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Lynyrd Skynyrd Biography

Home > Music > L > Lynyrd Skynyrd > Biography

Birth Place: Jacksonville, Florida, USA
Years Active: 1964–1977, 1987–present
Genres: Hard Rock, Southern Rock, Boogie Rock, Blues-rock, Country Rock

Lynyrd Skynyrd is an American rock band, formed in Jacksonville, Florida in 1964. The band became prominent in the Southern United States in 1973, and rose to worldwide recognition before three members and one road crew member died in an airplane crash in 1977. The band reformed in 1987 for a reunion tour with lead singer Ronnie Van Zant's younger brother Johnny as the frontman. Lynyrd Skynyrd continues to tour and record. Of its original members, only Gary Rossington remains with the band as of 2010. The band was inducted into the Rock and Roll Hall of Fame in 2006.

Their 1973 debut “Lynyrd Skynyrd (pronounced 'lĕh-'nérd 'skin-'nérd)” featured such hits as “I Ain't the One,” “Gimme Three Steps,” “Simple Man,” “Tuesday's Gone” and “Free Bird.” “Free Bird,” received national airplay and eventually reached #19 on the Billboard Hot 100 Singles chart. It would later be certified 3× platinum by the RIAA.

Their next album, 1974's “Second Helping” featured another of their most popular songs “Sweet Home Alabama.” The 2× platinum album reached #12 Billboard 200 Albums chart in 1974, eventually going multi-platinum, and the single peaked at #8.

1975’s “Nuthin’ Fancy” was their first to reach the Top 10, peaking at #9 on the Billboard 200. It featured the popular single, “Saturday Night Special” and was certified platinum.

The 1976 album “Gimme Back My Bullets” peaked at #20 on the Billboard 200. It included the hits “Gimme Back My Bullets,” “Double Trouble” and “Cry for the Bad Man.”

The “Street Survivors” LP was the last Skynyrd album recorded by original members Ronnie Van Zant and Allen Collins, and is the sole Skynyrd studio recording by guitarist Steve Gaines. Three days after the album's release, on October 20, 1977, the band's chartered airplane crashed en route to Baton Rouge, Louisiana, killing the pilot, co-pilot, the group's assistant road-manager and three band members, Van Zant, Gaines and Steve's older sister, backup singer Cassie Gaines, and severely injuring most who survived the crash. Following the crash and the ensuing press, “Street Survivors” reached #5 on the Billboard 200. The single “What's Your Name” reached #13 on the single airplay charts in January 1978. “That Smell” was also released as a single.

Lynyrd Skynyrd disbanded after the tragedy, reuniting just once to perform an instrumental version of “Free Bird” at Charlie Daniels' Volunteer Jam V in January 1979. Collins, Rossington, Powell and Pyle performed the song with Charlie Daniels and members of his band. Leon Wilkeson, who was still undergoing physical therapy for his badly broken left arm, was in attendance, along with Judy Van Zant, Teresa Gaines, JoJo Billingsley and Leslie Hawkins.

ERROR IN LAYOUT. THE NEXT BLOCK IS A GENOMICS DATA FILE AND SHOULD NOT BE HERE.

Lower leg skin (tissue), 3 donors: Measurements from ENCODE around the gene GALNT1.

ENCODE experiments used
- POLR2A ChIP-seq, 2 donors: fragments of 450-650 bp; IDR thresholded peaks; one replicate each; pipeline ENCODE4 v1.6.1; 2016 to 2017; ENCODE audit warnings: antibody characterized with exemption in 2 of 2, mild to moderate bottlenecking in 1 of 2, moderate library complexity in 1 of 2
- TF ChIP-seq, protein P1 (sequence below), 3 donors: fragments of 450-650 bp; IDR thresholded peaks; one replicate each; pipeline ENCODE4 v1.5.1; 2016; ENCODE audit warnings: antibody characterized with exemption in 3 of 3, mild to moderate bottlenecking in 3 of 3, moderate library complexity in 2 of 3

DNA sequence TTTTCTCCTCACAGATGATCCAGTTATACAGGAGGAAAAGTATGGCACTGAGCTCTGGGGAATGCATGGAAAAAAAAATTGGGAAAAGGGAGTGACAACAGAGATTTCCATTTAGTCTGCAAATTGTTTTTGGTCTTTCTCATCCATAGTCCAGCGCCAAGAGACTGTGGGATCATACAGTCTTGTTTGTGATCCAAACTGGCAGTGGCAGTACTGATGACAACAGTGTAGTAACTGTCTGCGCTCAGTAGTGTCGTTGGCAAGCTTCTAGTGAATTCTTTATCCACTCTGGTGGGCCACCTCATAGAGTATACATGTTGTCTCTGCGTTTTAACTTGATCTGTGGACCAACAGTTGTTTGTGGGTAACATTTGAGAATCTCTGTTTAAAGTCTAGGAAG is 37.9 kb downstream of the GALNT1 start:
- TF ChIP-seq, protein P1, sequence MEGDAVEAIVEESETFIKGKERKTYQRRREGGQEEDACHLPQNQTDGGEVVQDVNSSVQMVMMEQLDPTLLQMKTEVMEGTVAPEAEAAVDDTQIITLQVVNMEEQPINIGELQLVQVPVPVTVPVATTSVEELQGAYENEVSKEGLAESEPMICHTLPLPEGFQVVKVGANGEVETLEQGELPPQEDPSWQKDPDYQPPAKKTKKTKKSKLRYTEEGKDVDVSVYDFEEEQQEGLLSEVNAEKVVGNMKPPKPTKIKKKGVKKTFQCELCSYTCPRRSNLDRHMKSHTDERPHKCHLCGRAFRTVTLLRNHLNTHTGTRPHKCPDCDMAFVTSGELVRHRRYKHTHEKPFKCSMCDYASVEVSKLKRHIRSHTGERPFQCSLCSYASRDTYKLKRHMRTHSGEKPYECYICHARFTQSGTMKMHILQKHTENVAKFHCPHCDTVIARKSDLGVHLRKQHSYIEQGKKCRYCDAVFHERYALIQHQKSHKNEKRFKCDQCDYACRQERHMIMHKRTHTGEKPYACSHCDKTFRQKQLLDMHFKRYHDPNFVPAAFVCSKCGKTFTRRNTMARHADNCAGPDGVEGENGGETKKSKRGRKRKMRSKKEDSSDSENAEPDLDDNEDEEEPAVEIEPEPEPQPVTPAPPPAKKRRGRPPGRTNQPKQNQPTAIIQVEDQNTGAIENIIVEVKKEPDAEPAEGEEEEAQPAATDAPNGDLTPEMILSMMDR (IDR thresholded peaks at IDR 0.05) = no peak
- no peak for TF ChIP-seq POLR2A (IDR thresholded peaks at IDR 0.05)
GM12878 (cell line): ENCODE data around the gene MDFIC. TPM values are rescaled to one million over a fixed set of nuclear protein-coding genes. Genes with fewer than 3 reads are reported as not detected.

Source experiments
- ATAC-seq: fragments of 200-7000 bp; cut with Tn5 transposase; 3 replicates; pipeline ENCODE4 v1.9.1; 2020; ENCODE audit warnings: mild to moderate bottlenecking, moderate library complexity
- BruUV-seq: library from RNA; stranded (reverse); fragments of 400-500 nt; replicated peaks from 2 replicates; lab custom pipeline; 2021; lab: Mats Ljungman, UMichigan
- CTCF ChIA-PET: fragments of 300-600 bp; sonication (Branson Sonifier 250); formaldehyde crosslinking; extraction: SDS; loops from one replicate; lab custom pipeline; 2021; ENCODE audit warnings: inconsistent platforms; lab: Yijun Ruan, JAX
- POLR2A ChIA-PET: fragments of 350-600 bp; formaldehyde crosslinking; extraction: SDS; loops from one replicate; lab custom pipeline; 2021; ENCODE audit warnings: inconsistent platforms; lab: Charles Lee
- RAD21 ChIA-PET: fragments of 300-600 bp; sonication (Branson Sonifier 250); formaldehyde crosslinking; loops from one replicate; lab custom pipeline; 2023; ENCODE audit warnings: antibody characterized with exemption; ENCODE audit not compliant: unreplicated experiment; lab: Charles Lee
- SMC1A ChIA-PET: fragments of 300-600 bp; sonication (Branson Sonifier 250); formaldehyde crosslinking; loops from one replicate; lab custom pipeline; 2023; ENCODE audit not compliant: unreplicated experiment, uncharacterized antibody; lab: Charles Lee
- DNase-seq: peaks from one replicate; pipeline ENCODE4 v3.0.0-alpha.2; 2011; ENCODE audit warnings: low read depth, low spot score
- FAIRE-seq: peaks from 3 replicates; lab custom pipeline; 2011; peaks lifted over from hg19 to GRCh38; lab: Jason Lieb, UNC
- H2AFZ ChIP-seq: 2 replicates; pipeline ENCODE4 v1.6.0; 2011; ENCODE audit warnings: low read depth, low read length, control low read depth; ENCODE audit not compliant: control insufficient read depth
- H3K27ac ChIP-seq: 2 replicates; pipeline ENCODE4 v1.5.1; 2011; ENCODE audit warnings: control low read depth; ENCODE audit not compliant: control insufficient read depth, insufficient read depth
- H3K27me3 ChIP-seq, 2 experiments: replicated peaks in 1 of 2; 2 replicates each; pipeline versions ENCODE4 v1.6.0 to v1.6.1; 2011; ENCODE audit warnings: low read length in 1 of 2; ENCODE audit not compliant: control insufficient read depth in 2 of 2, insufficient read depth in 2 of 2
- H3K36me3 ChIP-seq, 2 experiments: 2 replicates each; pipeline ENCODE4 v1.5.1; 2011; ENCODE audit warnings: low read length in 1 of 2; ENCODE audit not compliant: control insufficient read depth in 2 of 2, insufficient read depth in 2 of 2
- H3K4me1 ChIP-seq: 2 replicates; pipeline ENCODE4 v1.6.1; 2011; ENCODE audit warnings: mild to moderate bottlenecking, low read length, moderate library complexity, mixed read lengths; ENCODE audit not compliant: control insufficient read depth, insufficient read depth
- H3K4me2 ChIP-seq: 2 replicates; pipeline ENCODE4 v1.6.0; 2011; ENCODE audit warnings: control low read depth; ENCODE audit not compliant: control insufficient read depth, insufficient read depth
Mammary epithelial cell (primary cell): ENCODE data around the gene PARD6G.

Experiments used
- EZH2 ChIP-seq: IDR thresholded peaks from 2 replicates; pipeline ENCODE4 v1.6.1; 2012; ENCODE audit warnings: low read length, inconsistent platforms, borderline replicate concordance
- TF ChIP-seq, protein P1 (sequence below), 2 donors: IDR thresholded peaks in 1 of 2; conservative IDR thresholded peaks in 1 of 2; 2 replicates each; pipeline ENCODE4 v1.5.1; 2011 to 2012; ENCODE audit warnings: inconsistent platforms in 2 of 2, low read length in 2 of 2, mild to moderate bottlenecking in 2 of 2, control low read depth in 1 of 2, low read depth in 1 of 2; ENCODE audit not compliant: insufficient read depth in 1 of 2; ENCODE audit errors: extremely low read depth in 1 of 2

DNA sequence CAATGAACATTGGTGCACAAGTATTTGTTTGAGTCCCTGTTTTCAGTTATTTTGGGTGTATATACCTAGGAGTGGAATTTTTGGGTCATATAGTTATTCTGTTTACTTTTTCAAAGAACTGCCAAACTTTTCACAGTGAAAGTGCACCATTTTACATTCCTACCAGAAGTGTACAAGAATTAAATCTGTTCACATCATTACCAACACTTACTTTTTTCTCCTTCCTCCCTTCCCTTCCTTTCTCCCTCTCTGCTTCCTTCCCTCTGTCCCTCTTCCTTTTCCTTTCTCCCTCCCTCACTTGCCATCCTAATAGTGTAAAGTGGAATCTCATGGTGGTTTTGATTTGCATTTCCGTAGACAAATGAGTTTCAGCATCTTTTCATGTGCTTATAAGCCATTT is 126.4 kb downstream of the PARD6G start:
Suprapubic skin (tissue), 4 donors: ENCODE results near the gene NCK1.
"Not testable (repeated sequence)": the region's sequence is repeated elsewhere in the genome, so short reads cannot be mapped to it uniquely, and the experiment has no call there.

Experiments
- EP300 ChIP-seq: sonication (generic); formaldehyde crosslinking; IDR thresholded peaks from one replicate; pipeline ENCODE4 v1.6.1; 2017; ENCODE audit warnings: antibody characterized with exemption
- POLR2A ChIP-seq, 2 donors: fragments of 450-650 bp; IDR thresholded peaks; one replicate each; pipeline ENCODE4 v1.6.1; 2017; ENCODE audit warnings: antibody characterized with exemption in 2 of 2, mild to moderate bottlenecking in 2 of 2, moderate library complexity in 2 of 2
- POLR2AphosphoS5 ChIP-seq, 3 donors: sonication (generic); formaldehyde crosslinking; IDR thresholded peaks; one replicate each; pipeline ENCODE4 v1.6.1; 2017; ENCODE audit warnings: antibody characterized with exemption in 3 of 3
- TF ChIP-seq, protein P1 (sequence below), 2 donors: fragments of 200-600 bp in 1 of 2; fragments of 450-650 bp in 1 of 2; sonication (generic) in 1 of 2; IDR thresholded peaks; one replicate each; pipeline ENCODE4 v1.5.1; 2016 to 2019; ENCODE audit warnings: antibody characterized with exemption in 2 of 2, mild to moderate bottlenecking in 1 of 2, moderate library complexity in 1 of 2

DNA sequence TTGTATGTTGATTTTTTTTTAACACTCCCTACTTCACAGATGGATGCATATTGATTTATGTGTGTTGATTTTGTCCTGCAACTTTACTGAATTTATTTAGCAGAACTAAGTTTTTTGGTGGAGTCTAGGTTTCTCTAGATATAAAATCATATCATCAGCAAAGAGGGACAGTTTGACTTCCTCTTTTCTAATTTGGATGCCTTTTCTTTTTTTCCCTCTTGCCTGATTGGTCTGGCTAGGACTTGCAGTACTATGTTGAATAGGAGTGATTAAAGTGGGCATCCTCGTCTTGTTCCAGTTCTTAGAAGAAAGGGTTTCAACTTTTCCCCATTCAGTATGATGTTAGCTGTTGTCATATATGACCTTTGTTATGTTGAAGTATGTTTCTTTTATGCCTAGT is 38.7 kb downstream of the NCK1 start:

In 1987, Lynyrd Skynyrd reunited for a full-scale tour with five major members of the pre-crash band: crash survivors Gary Rossington, Billy Powell, Leon Wilkeson and Artimus Pyle, along with guitarist Ed King, who had left the band two years before the crash. Ronnie Van Zant's younger brother, Johnny, took over as the new lead singer and primary songwriter. The reconstituted Lynyrd Skynyrd has gone through a large number of lineup changes and continues to record and tour today. One by one, the members of the pre-crash band have left, been forced out, or have died.

“Lynyrd Skynyrd 1991,” the first album with the new members of the band, was released in 1991. It eventually was certified gold by the RIAA. A second post-crash album, “The Last Rebel” was released in 1993. A mostly acoustic album, featuring takes on the band’s classic hits alongside new songs, “Endangered Species” was released in 1994.

Their next album, “Twenty” whose title referenced twenty years since the devastating plane crash that took the lives of members of the band, was released in 1997. The track “Travelin' Man” is the first studio recording of a song from the original band's 1976 live album “One More From The Road.” Making use of modern technology, the band was able to use original singer Ronnie Van Zant's vocal tracks on parts of the song, in order to create a duet between brothers Johnny and Ronnie.

Their ninth studio album “Edge of Forever” was released in 1999. “Vicious Cycle” followed in 2003. It was the first album by the band following the death of original bassist Leon Wilkeson, with the song “Mad Hatter” being a tribute to him. He died during recording, but appeared on two songs, “The Way” and “Lucky Man.” The album reached #30 on the Billboard 200 and the single, “Red White and Blue (Love it or Leave),” reached #27 on the Billboard Mainstream Rock chart.

“God & Guns,” released in 2009, was the last Lynyrd Skynyrd to feature the band's longtime keyboardist Billy Powell, who died in January 2009. “Still Unbroken” was written after the death of original bassist Leon Wilkeson in 2001.